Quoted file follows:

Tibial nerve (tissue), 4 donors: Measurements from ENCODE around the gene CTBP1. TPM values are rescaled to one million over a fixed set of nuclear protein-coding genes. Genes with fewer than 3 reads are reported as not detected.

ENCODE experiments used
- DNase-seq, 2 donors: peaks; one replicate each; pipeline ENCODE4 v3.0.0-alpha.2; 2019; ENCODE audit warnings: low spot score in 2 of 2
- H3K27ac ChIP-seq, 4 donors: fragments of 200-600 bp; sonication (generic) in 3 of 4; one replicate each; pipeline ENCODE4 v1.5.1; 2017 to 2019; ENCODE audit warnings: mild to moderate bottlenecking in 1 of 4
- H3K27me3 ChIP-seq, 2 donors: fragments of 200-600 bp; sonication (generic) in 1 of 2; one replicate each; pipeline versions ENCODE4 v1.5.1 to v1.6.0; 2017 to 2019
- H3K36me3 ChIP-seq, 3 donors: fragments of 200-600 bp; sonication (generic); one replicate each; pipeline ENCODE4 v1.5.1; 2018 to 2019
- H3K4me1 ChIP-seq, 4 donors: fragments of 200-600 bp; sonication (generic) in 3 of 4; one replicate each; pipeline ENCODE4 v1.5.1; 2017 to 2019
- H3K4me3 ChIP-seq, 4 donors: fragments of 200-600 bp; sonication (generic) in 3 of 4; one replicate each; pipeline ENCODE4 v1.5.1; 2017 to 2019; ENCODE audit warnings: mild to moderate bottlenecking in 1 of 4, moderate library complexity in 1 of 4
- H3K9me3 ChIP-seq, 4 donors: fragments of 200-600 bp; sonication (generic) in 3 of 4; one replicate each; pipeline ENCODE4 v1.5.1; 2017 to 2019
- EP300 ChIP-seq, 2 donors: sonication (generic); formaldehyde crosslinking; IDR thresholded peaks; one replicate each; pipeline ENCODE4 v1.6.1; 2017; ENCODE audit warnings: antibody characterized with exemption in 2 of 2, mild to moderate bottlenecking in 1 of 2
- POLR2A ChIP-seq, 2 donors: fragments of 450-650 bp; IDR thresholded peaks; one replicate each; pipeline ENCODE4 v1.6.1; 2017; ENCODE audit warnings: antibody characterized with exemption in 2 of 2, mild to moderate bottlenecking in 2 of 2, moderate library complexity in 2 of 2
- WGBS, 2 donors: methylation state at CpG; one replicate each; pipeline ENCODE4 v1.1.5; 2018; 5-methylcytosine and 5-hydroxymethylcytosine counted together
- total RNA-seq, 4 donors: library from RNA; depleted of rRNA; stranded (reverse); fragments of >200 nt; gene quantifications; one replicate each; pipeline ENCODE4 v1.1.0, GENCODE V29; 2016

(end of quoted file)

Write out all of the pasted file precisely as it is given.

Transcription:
Tibial nerve (tissue), 4 donors: Measurements from ENCODE around the gene CTBP1. TPM values are rescaled to one million over a fixed set of nuclear protein-coding genes. Genes with fewer than 3 reads are reported as not detected.

ENCODE experiments used
- DNase-seq, 2 donors: peaks; one replicate each; pipeline ENCODE4 v3.0.0-alpha.2; 2019; ENCODE audit warnings: low spot score in 2 of 2
- H3K27ac ChIP-seq, 4 donors: fragments of 200-600 bp; sonication (generic) in 3 of 4; one replicate each; pipeline ENCODE4 v1.5.1; 2017 to 2019; ENCODE audit warnings: mild to moderate bottlenecking in 1 of 4
- H3K27me3 ChIP-seq, 2 donors: fragments of 200-600 bp; sonication (generic) in 1 of 2; one replicate each; pipeline versions ENCODE4 v1.5.1 to v1.6.0; 2017 to 2019
- H3K36me3 ChIP-seq, 3 donors: fragments of 200-600 bp; sonication (generic); one replicate each; pipeline ENCODE4 v1.5.1; 2018 to 2019
- H3K4me1 ChIP-seq, 4 donors: fragments of 200-600 bp; sonication (generic) in 3 of 4; one replicate each; pipeline ENCODE4 v1.5.1; 2017 to 2019
- H3K4me3 ChIP-seq, 4 donors: fragments of 200-600 bp; sonication (generic) in 3 of 4; one replicate each; pipeline ENCODE4 v1.5.1; 2017 to 2019; ENCODE audit warnings: mild to moderate bottlenecking in 1 of 4, moderate library complexity in 1 of 4
- H3K9me3 ChIP-seq, 4 donors: fragments of 200-600 bp; sonication (generic) in 3 of 4; one replicate each; pipeline ENCODE4 v1.5.1; 2017 to 2019
- EP300 ChIP-seq, 2 donors: sonication (generic); formaldehyde crosslinking; IDR thresholded peaks; one replicate each; pipeline ENCODE4 v1.6.1; 2017; ENCODE audit warnings: antibody characterized with exemption in 2 of 2, mild to moderate bottlenecking in 1 of 2
- POLR2A ChIP-seq, 2 donors: fragments of 450-650 bp; IDR thresholded peaks; one replicate each; pipeline ENCODE4 v1.6.1; 2017; ENCODE audit warnings: antibody characterized with exemption in 2 of 2, mild to moderate bottlenecking in 2 of 2, moderate library complexity in 2 of 2
- WGBS, 2 donors: methylation state at CpG; one replicate each; pipeline ENCODE4 v1.1.5; 2018; 5-methylcytosine and 5-hydroxymethylcytosine counted together
- total RNA-seq, 4 donors: library from RNA; depleted of rRNA; stranded (reverse); fragments of >200 nt; gene quantifications; one replicate each; pipeline ENCODE4 v1.1.0, GENCODE V29; 2016